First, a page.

Albarino Pazo Barrantes

Marques de Murrieta

Rias Baixas
Grapes are sourced from our Pazo de Barrantes estate, surrounding the winery in the Salnés Valley (Rias Baixas, D.O. Galicia). The harvest was on September 20, 2018 PAIRING Queen scallop grilled over truffl e potato and Aquitanian caviar. Mille-Feuille fi lled with smoked eel, foie gras and caramelized apple with onion mayonnaise and butter. Steamed cockles with Pazo Barrantes albariño and lime CONSUMPTION RECOMMENDATIONS It is recommended serving the wine at 11ºC- 12ºC (52-53ºF) and letting it breathe for a while to show its full aromatic potential. Once in the cellar, the bunches are first carefully de-stemmed and then gently pressed in a pneumatic press. Juice settling happens before alcoholic fermentation. The grape juice is fermented at 10ºC for 30 days in stainless steel deposits. Afterwards the wine is left in contact with its fi nest lees for two months in the pursuit of texture and a certain density. .
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Riax Baixas

Riax Baixas

Rías Baixas is a wine appellation in the Galicia region of northwestern Spain, located along the Atlantic coastline. Although a comparatively young denominacion de origen (established in 1988), Rías Baixas has rapidly grown in stature thanks to the efforts of its various enterprising producers, who have adopted modern winemaking techniques to showcase the region's signature grape variety, Albariño.

The region, made up of five subzones, stretches along Spain's Atlantic coast from just south of Santiago de Compostela to the Portuguese border, a distance of around 60 miles (100km) as the crow flies. Rías Baixas is named after the coastal inlets (or rías) that characterize the landscape here. Riax Baixas is well-known for crisp, fresh, aromatic white wines. All wines labeled Rías Baixas must be at least 70 percent Albariño, with the rest made up of Treixadura, Torrontes, Loureiro and Caiño Blanco, a rarely-seen Galician grape which is often mistaken for Albariño.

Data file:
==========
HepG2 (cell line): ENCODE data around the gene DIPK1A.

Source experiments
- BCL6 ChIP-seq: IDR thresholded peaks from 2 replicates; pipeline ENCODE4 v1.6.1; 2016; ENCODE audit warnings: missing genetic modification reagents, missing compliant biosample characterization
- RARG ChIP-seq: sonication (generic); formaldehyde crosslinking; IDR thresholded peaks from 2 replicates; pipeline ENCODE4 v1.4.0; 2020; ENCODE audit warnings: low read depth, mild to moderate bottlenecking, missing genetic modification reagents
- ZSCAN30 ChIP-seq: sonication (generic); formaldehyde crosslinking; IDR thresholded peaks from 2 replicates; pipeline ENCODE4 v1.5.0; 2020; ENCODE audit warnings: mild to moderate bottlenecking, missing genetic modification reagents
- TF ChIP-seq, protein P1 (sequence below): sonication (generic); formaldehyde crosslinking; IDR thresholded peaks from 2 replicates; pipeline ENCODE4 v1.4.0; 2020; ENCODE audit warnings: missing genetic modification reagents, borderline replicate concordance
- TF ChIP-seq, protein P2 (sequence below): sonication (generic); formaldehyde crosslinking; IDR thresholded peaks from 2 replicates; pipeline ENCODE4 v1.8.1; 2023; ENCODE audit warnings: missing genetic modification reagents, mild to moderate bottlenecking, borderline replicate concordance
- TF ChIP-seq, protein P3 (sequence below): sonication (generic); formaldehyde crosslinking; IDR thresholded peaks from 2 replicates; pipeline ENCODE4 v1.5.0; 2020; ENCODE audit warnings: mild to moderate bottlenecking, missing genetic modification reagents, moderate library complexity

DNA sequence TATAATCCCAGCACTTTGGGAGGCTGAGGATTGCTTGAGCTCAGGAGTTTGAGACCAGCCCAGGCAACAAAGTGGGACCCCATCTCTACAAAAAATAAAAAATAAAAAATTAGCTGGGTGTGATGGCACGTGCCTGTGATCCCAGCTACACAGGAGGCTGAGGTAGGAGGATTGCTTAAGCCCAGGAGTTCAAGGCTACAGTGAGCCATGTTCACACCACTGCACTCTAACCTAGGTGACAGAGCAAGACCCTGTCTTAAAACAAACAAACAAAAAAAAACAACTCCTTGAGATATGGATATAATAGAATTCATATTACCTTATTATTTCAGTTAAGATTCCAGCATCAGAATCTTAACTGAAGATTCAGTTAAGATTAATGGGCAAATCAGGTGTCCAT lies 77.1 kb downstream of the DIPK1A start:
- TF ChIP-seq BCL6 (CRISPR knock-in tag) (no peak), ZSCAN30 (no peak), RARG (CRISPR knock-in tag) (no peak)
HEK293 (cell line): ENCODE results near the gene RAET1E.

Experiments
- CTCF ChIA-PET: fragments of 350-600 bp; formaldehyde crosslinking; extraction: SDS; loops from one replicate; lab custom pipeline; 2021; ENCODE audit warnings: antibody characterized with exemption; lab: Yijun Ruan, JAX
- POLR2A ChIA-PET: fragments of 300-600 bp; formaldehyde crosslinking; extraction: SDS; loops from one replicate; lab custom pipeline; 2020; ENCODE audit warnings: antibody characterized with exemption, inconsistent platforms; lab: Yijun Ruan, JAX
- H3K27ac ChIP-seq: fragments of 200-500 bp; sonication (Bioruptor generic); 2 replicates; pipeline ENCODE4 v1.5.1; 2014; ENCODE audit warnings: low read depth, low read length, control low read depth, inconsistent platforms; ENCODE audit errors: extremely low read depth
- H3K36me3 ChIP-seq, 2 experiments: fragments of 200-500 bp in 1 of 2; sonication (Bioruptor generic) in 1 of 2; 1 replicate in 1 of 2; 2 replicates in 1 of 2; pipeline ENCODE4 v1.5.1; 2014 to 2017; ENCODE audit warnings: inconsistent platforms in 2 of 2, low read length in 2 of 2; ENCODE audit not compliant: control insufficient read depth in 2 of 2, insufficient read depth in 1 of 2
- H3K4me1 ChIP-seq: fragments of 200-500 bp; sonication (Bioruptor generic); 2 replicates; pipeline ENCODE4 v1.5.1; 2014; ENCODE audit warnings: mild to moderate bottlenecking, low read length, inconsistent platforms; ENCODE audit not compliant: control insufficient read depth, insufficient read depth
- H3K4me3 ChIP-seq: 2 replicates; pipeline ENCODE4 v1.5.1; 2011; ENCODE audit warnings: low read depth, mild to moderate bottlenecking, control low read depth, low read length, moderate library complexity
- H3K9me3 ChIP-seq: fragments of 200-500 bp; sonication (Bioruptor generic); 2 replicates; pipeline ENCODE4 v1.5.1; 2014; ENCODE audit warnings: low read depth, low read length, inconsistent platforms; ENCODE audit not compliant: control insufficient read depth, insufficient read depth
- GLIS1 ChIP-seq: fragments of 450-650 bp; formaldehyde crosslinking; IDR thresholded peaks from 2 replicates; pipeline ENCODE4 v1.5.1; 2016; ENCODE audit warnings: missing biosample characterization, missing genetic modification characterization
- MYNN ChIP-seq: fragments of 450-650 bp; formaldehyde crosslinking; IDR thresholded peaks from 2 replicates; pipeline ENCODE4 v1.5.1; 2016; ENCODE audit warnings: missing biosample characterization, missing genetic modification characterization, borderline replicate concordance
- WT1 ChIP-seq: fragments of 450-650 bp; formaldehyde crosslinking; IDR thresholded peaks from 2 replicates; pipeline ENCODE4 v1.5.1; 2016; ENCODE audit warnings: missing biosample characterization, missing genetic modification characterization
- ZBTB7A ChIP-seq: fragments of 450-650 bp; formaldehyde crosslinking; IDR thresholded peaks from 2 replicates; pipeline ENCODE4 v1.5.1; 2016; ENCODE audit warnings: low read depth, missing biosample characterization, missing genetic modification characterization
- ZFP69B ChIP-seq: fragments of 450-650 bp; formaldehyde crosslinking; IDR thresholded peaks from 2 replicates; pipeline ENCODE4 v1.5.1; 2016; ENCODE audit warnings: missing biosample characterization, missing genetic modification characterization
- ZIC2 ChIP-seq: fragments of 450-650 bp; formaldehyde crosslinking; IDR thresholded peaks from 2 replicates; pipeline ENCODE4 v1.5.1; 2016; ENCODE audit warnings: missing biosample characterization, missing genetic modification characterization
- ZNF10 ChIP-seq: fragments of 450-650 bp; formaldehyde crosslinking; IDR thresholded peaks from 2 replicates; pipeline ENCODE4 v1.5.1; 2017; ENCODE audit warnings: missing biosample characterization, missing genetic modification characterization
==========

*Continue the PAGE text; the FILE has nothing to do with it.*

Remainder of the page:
Grape vines have been grown on the Iberian Peninsula since at least 3000 B.C., although it was not until 1000 B.C. that winemaking began here in earnest – a skill brought by Phoenician traders from the eastern Mediterranean. Today, Spain is home to more vines than any other country on Earth, and has a national wine output exceeded only by France and Italy.

All seventeen of Spain's administrative regions (communidades autónomas) produce wine to some extent, including the Canary Islands and Balearic Islands. The greatest concentration of vineyards is in Castilla-La Mancha, but the finest and most famous wines come from Galicia (Rias Baixas), Catalonia (Cava and Priorat), Andalucia (Sherry), Castilla y Leon (Rueda, Toro and Ribera del Duero) and of course Rioja.

Geography and climate together play a fundamental role in defining Spain's many wine styles. From cool, green Galicia and the snow-capped Pyrenees in the north, via the parched central plateau, to sandy, sunny Andalucia in the south, the Spanish landscape is very diverse. The country spans seven degrees of latitude (36°N to 43°N), leaving 500 miles (800km) between its Atlantic and Mediterranean coasts.

The key red-wine varieties, in order of acreage, are Tempranillo, Bobal, Garnacha and Monastrell. The leading white-wine varieties are Airen, Viura/Macabeo and Palomino and Albarino. 'International' varieties such as Cabernet Sauvignon, Syrah, Chardonnay and Sauvignon Blanc are becoming more and more popular in Spain, and their plantings are rising in various Spanish regions. Along with the most popular varieties, there are regional specialties, such as Hondarrabi Zuri in the Basque Country, Marmajuelo in the Canary Islands and Zalema in Andalucia.